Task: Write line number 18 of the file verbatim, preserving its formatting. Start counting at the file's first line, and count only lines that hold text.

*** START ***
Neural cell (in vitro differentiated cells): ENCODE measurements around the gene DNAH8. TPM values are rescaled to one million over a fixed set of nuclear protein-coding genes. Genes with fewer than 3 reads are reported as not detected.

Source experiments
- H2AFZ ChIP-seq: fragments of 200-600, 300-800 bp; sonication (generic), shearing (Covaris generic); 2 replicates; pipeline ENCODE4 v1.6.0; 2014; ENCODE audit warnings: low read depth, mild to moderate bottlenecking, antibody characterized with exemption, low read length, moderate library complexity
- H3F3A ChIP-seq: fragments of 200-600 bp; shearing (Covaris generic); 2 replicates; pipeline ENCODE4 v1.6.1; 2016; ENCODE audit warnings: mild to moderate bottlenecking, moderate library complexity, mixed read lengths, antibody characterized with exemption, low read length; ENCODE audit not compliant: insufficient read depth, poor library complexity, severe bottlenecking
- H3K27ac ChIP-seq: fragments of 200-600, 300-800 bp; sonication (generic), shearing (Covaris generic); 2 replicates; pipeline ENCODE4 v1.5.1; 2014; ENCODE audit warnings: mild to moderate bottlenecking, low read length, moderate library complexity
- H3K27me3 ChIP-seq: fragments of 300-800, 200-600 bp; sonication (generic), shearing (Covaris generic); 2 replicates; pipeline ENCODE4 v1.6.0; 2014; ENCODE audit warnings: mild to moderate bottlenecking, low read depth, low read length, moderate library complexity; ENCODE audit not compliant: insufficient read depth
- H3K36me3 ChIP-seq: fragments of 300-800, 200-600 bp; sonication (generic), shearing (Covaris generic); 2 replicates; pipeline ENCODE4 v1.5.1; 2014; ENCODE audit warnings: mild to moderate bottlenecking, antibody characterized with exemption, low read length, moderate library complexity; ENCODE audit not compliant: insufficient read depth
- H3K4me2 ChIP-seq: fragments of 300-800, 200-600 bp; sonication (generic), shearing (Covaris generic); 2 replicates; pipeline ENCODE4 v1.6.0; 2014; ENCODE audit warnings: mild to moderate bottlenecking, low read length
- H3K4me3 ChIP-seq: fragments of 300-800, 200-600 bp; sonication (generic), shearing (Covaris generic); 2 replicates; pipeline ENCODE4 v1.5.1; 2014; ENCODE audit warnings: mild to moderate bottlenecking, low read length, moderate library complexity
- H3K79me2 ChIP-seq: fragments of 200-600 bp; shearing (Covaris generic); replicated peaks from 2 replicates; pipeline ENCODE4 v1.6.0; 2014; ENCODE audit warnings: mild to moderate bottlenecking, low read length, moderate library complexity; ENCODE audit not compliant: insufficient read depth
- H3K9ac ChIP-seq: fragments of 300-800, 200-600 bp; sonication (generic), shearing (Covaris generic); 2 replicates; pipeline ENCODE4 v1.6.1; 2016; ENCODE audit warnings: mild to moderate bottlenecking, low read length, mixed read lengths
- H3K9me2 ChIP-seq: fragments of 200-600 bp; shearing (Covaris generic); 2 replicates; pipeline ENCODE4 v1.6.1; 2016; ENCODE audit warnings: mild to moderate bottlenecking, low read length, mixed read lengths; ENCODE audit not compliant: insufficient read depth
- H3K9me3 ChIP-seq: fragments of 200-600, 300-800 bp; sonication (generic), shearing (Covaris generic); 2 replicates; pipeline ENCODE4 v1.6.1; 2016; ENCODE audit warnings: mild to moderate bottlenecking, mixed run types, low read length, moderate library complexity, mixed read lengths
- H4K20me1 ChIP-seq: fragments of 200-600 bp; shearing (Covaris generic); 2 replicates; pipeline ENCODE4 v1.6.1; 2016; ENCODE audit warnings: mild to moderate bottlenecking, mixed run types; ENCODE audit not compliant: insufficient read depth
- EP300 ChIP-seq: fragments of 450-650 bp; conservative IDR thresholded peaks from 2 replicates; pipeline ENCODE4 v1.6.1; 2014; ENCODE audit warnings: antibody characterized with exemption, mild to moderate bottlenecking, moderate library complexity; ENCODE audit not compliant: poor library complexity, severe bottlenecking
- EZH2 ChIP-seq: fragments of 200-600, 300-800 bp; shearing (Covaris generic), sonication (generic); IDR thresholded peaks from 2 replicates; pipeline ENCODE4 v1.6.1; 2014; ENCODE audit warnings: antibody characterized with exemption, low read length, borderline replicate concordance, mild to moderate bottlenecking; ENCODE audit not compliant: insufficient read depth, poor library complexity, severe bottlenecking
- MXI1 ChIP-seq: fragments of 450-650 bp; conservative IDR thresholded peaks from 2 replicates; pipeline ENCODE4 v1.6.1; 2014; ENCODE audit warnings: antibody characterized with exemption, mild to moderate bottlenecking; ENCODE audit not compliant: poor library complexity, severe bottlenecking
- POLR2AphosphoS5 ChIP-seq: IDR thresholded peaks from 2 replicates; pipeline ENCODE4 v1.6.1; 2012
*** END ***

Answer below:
- POLR2AphosphoS5 ChIP-seq: IDR thresholded peaks from 2 replicates; pipeline ENCODE4 v1.6.1; 2012